The Taurus is definitely made to be a throw away car. The car had a rebuilt transmission when I bought it and I had to replace the tranny again at 102,000 miles. Now at 140,000, it is slipping again. The oil pan is now leaking as well and the a/c just went out, Had to replace speed sensor as well, cost $500 bucks. It rides rough, is loud, and uses brakes up very fast. I take great care of my cars and wonder how much trouble I would have had if I didn't. I am now giving up on Fords.
Roomy inside and roomy trunk as well, controls easy to get to.
Different transmission, make it less noisy to drive and smoother to drive ... actually, just go back to the drawing board.
Because they depreciate so fast, especially with high mileage, I was able to buy this Taurus very cheaply. It is rated well in safety so I gave it as gift to my son. Excellent car with few problems until the tranny went at 120,000. I should not have replaced it. Since then it has been ball joints, struts, oil pan and gaskets and major brake work. Now at 150,000 it needs another tranny, serpentine belt pulley, exhaust, and wheel bearings. The Taurus is probably a good buy with low mileage, but sell it before it gets much over the 100,000 mark. Long term buyers should go with foreign makes.
Economical and reliable until it gets real mileage.
This is a great used wagon for the money if you can find one that has been used gently, i.e., was maintained on conservative intervals. There's easily enough room for 5 people, and the cargo space is truly enormous. The base Vulcan engine (145 hp) lacks power but is quiet and smooth. The upside of the car's tremendous weight is its stability and, while no one wants to go head to head with an SUV, this biggie wagon feels solid. I've been quite happy.
Space! Low-to-the-ground, so drives like a car instead of a mushy SUV. Engine is quiet, interior noise is low. Gains tremendous speed going downhill (probably because it's shaped like a torpedo and is the same weight as one).
Sturdier brakes, sturdier transmission, make certain basic maintenance items (replacing blinker bulbs, cabin air filter, etc.) easier to access. Remove open door sensors from actual latch (they get gummed up--WD40 fixes it).
The SHO is a fun-to-drive vehicle. Although the ride is somewhat harsh, it handles well and has more than adequate power. Mileage is decent for a car with this much power. The interior is well-laid out and the controls are easy to reach. The car is well-optioned, and includes climate control, which is nice to have. My major concern is the poor camshaft design, which really ruined the owning experience of this vehicle for me. Also, they could have made sure that parts are more readily available. For example, the electronically-controlled suspension has unique, expensive struts. They would have been well- advised to update the V6 from the previous SHO's rather than go with a new V8.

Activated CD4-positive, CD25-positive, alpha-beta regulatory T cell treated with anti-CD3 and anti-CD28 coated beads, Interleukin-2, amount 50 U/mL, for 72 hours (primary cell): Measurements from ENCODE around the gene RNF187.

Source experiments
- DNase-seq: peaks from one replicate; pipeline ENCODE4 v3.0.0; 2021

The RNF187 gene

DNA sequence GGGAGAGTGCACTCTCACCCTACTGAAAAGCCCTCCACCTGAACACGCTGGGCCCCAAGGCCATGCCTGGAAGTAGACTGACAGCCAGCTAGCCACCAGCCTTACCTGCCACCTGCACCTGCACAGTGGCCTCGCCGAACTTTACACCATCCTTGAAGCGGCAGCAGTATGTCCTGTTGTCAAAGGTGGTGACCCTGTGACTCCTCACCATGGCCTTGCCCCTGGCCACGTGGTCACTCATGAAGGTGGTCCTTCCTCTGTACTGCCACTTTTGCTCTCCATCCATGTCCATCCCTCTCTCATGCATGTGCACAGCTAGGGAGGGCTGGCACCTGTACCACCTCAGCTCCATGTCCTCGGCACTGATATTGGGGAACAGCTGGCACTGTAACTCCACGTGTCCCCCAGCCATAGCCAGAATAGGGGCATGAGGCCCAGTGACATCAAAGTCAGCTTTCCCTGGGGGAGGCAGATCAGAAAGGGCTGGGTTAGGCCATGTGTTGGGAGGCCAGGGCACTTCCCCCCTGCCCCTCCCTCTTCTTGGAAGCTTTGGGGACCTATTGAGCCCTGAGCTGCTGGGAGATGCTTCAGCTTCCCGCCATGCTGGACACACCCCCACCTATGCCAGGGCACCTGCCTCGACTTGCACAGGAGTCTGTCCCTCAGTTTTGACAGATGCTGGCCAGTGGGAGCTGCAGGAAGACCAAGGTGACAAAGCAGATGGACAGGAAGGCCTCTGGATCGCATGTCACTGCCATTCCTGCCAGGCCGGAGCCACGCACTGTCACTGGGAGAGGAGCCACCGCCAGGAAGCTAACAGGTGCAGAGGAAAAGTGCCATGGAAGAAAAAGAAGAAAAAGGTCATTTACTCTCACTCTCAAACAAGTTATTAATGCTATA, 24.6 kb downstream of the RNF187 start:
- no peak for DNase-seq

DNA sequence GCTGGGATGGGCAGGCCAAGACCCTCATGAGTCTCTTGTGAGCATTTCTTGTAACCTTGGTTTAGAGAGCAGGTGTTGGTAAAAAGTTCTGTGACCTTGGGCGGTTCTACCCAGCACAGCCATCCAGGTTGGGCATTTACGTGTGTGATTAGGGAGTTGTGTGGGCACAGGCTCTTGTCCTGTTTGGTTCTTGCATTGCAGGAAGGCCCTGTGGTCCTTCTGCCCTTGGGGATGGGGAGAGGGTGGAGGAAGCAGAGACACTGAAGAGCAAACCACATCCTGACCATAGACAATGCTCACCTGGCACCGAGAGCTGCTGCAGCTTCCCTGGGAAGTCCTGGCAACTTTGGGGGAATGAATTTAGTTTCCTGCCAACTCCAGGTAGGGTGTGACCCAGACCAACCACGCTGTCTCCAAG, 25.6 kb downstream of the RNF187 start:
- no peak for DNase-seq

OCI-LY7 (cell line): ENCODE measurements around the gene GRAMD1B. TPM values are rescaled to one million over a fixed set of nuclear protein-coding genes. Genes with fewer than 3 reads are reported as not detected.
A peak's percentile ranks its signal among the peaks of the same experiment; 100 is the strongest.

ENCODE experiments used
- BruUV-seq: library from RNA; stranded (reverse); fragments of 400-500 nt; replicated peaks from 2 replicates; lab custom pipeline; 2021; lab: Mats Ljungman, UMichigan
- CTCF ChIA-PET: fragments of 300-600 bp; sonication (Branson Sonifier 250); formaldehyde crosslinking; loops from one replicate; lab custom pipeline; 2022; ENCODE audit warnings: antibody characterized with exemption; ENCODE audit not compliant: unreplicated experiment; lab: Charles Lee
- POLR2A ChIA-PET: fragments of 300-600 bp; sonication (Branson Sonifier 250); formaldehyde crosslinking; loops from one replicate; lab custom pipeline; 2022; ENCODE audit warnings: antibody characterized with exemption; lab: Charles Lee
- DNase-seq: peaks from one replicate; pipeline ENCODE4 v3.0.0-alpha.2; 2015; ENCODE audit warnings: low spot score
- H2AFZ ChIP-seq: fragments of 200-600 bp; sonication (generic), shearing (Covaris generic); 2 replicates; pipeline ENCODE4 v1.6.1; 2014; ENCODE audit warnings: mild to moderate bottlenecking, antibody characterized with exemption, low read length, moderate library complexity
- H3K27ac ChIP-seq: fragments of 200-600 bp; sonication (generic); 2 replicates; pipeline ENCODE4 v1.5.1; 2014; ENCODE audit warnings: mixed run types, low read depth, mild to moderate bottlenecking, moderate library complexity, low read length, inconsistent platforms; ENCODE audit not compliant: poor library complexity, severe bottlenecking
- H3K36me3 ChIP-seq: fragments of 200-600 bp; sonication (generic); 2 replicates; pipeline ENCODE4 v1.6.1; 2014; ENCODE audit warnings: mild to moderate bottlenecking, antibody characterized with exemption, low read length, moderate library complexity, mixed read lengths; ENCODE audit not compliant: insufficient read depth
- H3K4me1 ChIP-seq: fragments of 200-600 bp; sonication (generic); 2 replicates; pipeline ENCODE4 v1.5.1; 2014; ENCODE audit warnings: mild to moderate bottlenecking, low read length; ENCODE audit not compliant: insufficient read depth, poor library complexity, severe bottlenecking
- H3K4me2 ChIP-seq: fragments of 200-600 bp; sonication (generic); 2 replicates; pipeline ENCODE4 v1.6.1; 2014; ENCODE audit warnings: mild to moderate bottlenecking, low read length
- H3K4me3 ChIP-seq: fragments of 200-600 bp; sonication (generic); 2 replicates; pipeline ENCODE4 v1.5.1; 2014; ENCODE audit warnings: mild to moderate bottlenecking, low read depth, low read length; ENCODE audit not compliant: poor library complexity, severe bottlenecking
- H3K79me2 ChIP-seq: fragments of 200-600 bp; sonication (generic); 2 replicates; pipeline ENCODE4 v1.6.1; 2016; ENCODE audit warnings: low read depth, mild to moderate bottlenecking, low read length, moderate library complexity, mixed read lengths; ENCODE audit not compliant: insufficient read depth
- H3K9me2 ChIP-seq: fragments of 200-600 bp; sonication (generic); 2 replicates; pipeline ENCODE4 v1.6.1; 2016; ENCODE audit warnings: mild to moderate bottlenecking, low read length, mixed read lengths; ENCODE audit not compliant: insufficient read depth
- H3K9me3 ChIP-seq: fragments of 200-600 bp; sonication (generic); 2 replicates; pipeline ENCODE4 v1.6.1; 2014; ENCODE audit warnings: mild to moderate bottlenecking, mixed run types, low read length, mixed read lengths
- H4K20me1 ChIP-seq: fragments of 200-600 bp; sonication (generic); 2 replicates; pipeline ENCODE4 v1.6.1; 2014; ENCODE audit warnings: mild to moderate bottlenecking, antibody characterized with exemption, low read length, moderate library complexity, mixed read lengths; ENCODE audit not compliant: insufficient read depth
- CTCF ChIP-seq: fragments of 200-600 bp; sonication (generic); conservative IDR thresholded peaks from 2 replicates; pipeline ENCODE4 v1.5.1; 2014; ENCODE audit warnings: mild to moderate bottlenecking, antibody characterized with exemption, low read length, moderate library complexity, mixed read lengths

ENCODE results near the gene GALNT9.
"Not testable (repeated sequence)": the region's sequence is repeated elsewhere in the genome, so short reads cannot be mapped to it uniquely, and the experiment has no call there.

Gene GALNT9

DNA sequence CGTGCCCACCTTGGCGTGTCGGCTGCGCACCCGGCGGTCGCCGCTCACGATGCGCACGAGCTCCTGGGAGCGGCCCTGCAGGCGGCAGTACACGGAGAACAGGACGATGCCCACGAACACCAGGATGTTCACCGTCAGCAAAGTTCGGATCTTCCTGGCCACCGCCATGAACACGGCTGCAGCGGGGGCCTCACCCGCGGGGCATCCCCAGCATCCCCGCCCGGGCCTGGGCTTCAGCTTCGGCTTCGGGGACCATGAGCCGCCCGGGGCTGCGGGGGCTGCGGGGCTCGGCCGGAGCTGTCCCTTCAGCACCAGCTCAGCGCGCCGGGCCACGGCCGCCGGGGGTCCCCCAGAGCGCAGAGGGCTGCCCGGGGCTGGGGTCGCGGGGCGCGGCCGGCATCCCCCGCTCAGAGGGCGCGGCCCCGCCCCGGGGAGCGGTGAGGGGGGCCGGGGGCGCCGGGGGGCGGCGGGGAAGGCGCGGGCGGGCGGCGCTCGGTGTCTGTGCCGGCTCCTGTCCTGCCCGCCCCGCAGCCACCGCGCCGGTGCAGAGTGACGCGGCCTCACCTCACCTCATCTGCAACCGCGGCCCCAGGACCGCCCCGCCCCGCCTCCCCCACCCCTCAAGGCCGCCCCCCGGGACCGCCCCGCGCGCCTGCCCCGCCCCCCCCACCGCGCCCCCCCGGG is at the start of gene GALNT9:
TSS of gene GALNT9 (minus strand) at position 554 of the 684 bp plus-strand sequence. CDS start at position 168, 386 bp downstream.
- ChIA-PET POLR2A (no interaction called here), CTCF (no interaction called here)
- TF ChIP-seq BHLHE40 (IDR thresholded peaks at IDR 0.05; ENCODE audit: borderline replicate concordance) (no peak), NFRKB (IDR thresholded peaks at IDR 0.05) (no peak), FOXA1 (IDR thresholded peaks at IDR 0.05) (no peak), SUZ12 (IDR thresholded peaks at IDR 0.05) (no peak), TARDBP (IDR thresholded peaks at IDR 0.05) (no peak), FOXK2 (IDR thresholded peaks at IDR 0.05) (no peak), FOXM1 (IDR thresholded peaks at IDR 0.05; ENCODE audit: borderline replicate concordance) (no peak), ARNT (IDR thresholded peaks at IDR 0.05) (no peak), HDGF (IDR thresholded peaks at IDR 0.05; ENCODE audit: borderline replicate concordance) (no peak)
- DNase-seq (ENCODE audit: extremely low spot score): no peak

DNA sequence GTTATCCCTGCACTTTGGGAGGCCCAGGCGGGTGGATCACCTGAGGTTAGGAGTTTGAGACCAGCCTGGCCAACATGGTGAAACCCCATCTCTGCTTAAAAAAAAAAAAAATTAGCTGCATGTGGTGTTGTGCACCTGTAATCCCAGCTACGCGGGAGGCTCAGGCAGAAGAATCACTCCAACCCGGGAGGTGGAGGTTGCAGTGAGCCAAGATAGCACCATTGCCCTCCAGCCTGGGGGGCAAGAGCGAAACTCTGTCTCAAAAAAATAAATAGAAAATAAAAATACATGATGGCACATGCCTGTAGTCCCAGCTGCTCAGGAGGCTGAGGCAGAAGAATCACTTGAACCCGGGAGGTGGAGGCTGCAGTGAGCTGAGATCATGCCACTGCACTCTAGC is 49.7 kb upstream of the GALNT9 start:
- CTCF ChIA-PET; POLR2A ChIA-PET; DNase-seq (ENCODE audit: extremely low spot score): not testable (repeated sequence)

The drivetrain is the strength of the car. Ride is comfortable on long trips. A ton of optional equipment. Sound system is one of the best I have heard in a stock auto.
Where Ford really messed up is the splined camshaft sprocket. When mine failed at 46K miles, it caused $2100 worth of damage and took 7 weeks to repair. Parts are hard to come by (struts), and repairs that are straight-forward on other cars are difficult on this one: the spark plugs took 4 hours!
Ford hurt my feelings with this car. Have had lots of trouble with my Taurus. Thought it would be a nice, economy car with a long, worry-free life. Wrong! Lots of little annoying problems, like the door ajar switches sticking and making the lights stay on, numerous sensor problems, rotors, etc. Replaced the head and gasket at 80,000, radiator has "gunk" in it even after numerous flushes/cleanings. Can hear the "water" running when you turn. Now it is missing, again, after replacing spark plugs/wires 3 different times. Afraid the transmission will go any day. Other than that, I like to drive it and it is a comfortable ride. Just wish it was more dependable.